Medicinal Chemistry Research

, Volume 26, Issue 11, pp 2889–2899 | Cite as

Synthesis, antimycobacterial screening and molecular docking studies of 4-aryl-4′-methyl-2′-aryl-2,5′-bisthiazole derivatives

  • Yogita K. Abhale
  • Abhijit D. Shinde
  • Keshav K. Deshmukh
  • Laxman Nawale
  • Dhiman Sarkar
  • Prafulla B. Choudhari
  • Santosh S. Kumbhar
  • Pravin C. MhaskeEmail author
Original Research


A series of 4-aryl-4′-methyl-2′-aryl-2,5′-bisthiazole derivatives (5ao) were synthesized and screened for inhibitory activity against Mycobacterium tuberculosis H37Ra (ATCC 25177) and Mycobacterium bovis BCG (ATCC 35743) strains. Five lead compounds (5e, 5f, 5g, 5h, and 5o) were further confirmed from their dose dependent effect against MTB and Bovine–Calmette–Guerin. The most promising compounds 5f (MIC90: 11.32 µg/mL), 5h (MIC90: 11.59 µg/mL), and 5o (MIC90: 23.64 µg/mL) showed strong antitubercular activity against dormant MTB and BCG as well as almost insignificant cytotoxicity up to 100 µg/mL against HeLa, A549, and PANC-1 human cancer cell lines. Further, the synthesized compounds were found to have potential antibacterial activity against Gram-negative bacteria, Escherichia coli, Pseudomonas flurescence and Gram-positive bacteria, Staphylococcus aureus, Bacillus subtilis. Most of the synthesized compounds showed moderate activity against fungal strain Candida albicans. Molecular docking studies of these compounds showed significant interactions with crystal structure of the cytochrome P45014α-sterol demethylase (CYP51) PDB ID: 1E9X. Hydrogen bond interactions with SER261 and VAL395 are important interactions for selective inhibition of designed inhibitors. Compounds 5f, 5h, and 5o showed significant interactions with 1E9X. All the experimental results promote us to consider this series as a starting point for the development of novel, selective and more potent antitubercular agents in the future.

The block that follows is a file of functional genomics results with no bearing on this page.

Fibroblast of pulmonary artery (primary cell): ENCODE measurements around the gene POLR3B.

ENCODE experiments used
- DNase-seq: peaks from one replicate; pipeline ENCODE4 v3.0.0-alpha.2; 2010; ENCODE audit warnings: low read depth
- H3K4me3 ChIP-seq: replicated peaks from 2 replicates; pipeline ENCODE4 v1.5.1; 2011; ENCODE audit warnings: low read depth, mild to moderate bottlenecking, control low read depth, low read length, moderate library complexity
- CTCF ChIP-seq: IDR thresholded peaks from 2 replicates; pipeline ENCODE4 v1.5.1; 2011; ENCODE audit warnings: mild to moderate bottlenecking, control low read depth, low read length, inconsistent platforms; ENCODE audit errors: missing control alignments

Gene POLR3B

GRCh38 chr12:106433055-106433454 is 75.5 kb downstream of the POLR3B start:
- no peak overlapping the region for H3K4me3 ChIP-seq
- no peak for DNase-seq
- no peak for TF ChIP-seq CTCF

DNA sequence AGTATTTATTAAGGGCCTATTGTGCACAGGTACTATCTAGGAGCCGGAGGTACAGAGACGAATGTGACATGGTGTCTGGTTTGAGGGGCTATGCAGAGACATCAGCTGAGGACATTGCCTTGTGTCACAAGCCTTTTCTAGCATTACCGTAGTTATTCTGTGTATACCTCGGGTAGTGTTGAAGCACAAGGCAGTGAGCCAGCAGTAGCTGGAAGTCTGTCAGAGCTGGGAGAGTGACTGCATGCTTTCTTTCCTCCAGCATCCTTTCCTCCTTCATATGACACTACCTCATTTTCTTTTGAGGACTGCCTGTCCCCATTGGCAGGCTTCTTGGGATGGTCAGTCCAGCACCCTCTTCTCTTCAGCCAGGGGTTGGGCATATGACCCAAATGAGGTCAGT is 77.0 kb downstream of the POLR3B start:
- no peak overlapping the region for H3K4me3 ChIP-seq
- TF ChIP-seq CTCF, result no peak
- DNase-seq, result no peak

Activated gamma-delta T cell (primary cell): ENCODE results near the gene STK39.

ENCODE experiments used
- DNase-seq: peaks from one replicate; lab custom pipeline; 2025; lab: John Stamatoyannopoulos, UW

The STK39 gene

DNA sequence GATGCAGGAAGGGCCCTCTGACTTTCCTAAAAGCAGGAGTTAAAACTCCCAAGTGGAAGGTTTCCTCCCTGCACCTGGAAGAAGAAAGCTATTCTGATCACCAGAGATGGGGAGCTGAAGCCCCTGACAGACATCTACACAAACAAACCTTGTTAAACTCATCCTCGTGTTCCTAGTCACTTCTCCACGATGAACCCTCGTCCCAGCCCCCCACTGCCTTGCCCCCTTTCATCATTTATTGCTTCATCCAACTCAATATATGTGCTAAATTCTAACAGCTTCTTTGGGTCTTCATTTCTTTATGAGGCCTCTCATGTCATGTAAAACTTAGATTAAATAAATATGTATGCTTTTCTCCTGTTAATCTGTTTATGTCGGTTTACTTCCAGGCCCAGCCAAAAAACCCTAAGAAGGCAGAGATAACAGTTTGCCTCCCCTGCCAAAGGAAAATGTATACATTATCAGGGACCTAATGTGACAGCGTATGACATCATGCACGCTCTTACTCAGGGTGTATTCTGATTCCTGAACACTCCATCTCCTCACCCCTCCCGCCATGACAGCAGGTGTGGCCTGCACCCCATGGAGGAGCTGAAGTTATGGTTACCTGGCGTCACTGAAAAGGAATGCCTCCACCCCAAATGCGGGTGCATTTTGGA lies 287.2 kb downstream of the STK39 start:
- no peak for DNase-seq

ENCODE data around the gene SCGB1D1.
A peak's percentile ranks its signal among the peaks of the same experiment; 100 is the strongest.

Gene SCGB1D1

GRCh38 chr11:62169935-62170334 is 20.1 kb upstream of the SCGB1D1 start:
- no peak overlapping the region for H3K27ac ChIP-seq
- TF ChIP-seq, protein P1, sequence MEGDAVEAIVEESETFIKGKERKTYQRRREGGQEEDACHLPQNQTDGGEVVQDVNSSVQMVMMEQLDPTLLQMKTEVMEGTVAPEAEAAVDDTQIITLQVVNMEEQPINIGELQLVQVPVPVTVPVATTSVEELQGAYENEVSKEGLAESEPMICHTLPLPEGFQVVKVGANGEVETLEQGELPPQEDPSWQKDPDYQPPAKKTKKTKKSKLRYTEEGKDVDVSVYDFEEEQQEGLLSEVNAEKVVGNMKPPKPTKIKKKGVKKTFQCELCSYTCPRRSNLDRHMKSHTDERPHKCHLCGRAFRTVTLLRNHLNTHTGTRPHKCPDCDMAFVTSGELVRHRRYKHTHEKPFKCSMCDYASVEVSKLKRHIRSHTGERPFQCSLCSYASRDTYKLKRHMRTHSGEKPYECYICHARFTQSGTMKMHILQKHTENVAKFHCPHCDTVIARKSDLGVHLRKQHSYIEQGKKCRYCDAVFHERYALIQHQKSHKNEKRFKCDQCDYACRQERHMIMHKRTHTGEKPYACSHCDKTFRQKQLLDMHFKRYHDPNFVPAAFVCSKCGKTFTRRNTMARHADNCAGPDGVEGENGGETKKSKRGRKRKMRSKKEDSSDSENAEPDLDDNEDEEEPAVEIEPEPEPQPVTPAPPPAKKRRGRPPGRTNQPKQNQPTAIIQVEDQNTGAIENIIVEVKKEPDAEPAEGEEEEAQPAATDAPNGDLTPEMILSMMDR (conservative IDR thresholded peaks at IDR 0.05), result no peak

Bisthiazoles Mycobacterium tuberculosis Antimicrobial activity Cytotoxicity Docking study 



YKA expresses her gratefulness to CSIR [File No. 08/590(0001)/2012-EMR-I] for the financial support. PCM would like to thank University Grant Commission (UGC No. 42-355(SR)/2013), New Delhi, India for the financial assistance and CSIR-NCL, Pune for supporting biological activity. Central Analysis facility, Savitribai Phule Pune University, Pune is also acknowledged for spectral analysis.

Compliance with ethical standards

Conflict of interest

The authors declare that they have no competing interests.

Supplementary material

44_2017_1988_MOESM1_ESM.docx (635 kb)
Supplementary Information


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Copyright information

© Springer Science+Business Media, LLC 2017

Authors and Affiliations

  • Yogita K. Abhale
    • 1
  • Abhijit D. Shinde
    • 2
  • Keshav K. Deshmukh
    • 1
  • Laxman Nawale
    • 3
  • Dhiman Sarkar
    • 3
  • Prafulla B. Choudhari
    • 4
  • Santosh S. Kumbhar
    • 4
  • Pravin C. Mhaske
    • 2
    Email author
  1. 1.Post-Graduate Department of Chemistry and Research Centre, S. N. Arts, D. J. M. Commerce and B. N. S. Science CollegeSavitribai Phule Pune UniversitySangamnerIndia
  2. 2.Post Graduate Department of Chemistry, S. P. Mandali’s Sir Parashurambhau CollegeSavitribai Phule Pune UniversityPuneIndia
  3. 3.CombiChemBio Resource Centre, CSIR-National Chemical LaboratoryPuneIndia
  4. 4.Department of Pharmaceutical ChemistryBharati Vidyapeeth College of PharmacyKolhapurIndia

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